1. A method for determining binding of a ligand comprising the steps of:

providing colloidal particles having a complex index of refraction and showing optical resonance at a resonant wavelength, said particles coated with a receptor for the ligand, wherein the resonant wavelength is a wavelength at which a real part n(&lgr;) of the index of refraction approaches zero while an imaginary part n(&lgr;) of the index of refraction simultaneously approaches 2, and wherein diameter of said particles is less than about {fraction (1/10)} of the resonant wavelength;
contacting the colloidal particles with a sample solution; and
measuring light scatter and/or light absorption at the resonant wavelength whereby a decrease in light scatter and/or light absorption at the resonant wavelength is representative of binding of the ligand to the colloidal particles.
Referenced Cited
U.S. Patent Documents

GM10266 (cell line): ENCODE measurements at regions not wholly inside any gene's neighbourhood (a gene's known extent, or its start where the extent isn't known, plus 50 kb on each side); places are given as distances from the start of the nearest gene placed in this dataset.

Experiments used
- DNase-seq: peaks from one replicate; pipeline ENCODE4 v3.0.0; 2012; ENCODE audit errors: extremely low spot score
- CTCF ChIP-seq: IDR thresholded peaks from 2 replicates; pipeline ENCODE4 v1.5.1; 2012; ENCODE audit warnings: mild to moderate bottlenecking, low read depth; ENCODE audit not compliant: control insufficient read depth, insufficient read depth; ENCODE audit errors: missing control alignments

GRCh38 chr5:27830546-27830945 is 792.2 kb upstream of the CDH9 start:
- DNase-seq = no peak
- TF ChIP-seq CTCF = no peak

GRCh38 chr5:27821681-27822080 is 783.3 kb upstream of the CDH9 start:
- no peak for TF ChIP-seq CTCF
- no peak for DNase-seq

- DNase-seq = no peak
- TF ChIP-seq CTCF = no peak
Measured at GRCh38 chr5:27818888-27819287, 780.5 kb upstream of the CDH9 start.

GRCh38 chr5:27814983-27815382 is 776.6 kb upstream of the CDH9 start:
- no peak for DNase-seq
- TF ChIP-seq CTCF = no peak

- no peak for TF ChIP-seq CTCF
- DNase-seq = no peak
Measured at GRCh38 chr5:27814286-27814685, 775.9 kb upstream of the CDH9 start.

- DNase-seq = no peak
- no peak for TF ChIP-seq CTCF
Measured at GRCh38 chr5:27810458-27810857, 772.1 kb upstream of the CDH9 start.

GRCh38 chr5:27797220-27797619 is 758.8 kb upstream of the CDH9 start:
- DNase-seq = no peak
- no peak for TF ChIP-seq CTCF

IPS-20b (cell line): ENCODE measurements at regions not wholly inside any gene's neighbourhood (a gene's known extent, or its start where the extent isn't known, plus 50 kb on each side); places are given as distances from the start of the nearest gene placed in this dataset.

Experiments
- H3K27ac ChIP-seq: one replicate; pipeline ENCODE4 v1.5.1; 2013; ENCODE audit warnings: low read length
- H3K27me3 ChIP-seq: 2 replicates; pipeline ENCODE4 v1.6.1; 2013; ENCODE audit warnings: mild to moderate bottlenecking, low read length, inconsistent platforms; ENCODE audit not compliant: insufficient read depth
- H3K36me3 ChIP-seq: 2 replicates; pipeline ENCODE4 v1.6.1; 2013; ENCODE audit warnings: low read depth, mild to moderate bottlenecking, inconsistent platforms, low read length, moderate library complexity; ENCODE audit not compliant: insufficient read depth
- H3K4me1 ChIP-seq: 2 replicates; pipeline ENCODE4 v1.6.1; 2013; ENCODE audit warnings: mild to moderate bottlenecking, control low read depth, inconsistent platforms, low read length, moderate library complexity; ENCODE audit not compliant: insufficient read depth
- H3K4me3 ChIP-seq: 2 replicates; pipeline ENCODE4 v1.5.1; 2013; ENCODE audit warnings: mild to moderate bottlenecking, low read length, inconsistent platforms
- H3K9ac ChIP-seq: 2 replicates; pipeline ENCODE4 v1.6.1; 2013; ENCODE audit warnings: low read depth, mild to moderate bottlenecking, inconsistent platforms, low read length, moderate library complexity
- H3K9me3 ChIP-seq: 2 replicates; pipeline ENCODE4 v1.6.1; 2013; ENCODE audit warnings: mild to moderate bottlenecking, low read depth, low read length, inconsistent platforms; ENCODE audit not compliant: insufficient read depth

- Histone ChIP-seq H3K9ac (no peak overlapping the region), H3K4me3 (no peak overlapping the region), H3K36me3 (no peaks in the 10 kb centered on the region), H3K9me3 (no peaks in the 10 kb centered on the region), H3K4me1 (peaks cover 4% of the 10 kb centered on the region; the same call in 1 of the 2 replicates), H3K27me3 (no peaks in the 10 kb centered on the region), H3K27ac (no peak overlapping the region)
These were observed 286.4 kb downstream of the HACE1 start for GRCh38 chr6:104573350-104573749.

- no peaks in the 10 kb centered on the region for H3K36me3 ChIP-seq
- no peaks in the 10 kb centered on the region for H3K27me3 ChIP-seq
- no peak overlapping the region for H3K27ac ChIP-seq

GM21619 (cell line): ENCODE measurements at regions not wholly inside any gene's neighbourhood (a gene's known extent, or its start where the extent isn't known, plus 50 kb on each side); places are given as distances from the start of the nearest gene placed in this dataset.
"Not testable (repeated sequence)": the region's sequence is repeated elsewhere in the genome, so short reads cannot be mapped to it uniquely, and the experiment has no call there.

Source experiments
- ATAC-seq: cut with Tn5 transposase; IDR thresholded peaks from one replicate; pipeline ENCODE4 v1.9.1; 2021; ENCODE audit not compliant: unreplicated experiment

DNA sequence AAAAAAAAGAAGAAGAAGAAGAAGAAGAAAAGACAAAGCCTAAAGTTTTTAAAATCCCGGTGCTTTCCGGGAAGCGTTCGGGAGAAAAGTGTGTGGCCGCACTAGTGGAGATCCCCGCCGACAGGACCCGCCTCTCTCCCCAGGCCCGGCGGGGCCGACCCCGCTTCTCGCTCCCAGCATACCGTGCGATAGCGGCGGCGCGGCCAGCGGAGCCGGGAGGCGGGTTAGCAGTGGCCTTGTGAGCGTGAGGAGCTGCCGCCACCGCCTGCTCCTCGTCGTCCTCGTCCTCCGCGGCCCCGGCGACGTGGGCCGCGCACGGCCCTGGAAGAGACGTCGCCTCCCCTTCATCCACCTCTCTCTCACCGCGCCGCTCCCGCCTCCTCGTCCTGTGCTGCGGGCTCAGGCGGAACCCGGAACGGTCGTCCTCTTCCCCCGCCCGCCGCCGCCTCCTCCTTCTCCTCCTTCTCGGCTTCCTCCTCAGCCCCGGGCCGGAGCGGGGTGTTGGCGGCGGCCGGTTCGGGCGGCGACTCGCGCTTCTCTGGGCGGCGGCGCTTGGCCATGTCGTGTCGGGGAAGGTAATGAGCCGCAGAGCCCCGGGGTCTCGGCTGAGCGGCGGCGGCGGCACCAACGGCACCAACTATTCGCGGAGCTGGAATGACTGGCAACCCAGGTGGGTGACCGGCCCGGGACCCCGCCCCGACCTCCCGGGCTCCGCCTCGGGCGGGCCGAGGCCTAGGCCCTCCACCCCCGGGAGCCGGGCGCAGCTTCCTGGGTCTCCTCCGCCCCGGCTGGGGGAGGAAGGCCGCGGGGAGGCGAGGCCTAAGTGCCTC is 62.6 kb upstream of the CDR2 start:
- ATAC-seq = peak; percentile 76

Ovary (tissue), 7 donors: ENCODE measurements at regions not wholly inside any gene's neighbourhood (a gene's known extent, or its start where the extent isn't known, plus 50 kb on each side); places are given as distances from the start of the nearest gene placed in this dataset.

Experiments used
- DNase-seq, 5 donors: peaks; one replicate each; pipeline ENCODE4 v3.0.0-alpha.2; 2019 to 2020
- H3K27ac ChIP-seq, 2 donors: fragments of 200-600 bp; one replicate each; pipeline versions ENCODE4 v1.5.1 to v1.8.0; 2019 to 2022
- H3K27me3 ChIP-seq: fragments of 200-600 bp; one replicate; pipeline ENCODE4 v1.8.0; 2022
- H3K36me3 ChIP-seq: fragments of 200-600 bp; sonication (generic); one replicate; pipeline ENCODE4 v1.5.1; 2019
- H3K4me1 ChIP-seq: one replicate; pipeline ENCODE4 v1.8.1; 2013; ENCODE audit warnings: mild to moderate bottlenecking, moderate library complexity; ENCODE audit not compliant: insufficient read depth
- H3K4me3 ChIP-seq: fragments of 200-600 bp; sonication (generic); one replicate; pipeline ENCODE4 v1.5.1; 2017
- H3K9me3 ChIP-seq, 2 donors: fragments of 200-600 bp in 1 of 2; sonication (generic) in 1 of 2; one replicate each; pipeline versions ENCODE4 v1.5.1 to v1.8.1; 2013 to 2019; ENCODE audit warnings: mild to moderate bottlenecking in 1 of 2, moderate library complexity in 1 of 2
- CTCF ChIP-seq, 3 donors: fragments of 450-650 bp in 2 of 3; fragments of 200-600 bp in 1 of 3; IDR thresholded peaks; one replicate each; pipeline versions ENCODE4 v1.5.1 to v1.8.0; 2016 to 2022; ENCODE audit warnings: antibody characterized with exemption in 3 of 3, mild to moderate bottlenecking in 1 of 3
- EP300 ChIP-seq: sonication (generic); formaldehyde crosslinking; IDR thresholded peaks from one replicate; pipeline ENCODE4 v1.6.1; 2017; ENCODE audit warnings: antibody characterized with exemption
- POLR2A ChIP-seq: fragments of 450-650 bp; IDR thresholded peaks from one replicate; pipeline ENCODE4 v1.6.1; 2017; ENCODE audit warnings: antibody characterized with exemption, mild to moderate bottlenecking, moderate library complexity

4313734 February 2, 1982 Leuvering
5939021 August 17, 1999 Hansen et al.
Foreign Patent Documents
WO 98/10289 March 1998 WO
WO 98/33070 July 1998 WO
WO 98/37417 August 1998 WO
WO 99/01766 January 1999 WO
Other references
  • AE A copy of the PCT Search Report.
Patent History
Patent number: 6413786
Type: Grant
Filed: Aug 11, 1999
Date of Patent: Jul 2, 2002
Assignee: Union Biometrica Technology Holdings, Inc. (NJ)
Inventors: W. Peter Hansen (Canaan, NY), Petra Krauledat (Canaan, NY)
Primary Examiner: Christopher L. Chin
Assistant Examiner: Pensee Do
Attorney, Agent or Law Firm: Crosby, Heafey, Roach & May LLP
Application Number: 09/372,444